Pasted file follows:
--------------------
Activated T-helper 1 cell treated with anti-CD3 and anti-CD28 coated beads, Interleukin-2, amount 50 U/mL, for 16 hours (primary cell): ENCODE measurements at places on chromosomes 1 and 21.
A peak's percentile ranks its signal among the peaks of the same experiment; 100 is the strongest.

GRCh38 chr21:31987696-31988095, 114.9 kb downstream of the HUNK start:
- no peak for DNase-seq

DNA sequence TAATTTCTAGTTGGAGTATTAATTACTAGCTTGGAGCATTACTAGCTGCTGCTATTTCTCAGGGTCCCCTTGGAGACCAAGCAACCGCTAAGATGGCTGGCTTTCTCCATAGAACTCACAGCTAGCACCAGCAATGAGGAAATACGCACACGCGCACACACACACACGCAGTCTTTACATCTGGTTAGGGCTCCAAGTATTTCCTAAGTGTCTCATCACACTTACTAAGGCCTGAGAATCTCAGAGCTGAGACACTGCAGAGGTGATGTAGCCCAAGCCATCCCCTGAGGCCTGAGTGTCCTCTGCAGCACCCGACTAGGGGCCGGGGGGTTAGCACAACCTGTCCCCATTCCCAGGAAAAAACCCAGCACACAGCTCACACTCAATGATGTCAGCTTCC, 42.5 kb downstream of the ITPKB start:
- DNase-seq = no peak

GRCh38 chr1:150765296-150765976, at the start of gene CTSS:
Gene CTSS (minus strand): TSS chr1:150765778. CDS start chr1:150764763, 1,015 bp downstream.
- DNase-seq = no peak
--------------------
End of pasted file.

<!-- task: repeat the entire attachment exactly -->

Activated T-helper 1 cell treated with anti-CD3 and anti-CD28 coated beads, Interleukin-2, amount 50 U/mL, for 16 hours (primary cell): ENCODE measurements at places on chromosomes 1 and 21.
A peak's percentile ranks its signal among the peaks of the same experiment; 100 is the strongest.

GRCh38 chr21:31987696-31988095, 114.9 kb downstream of the HUNK start:
- no peak for DNase-seq

DNA sequence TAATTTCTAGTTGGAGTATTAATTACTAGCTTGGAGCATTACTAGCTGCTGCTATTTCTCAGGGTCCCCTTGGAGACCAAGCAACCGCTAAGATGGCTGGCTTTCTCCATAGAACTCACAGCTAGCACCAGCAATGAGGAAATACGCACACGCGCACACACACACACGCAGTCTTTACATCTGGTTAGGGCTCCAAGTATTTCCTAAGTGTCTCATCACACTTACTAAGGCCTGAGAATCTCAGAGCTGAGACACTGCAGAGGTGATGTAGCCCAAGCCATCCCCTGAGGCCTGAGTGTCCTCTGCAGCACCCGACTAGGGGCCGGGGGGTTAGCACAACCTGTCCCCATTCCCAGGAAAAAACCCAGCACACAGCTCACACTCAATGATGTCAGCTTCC, 42.5 kb downstream of the ITPKB start:
- DNase-seq = no peak

GRCh38 chr1:150765296-150765976, at the start of gene CTSS:
Gene CTSS (minus strand): TSS chr1:150765778. CDS start chr1:150764763, 1,015 bp downstream.
- DNase-seq = no peak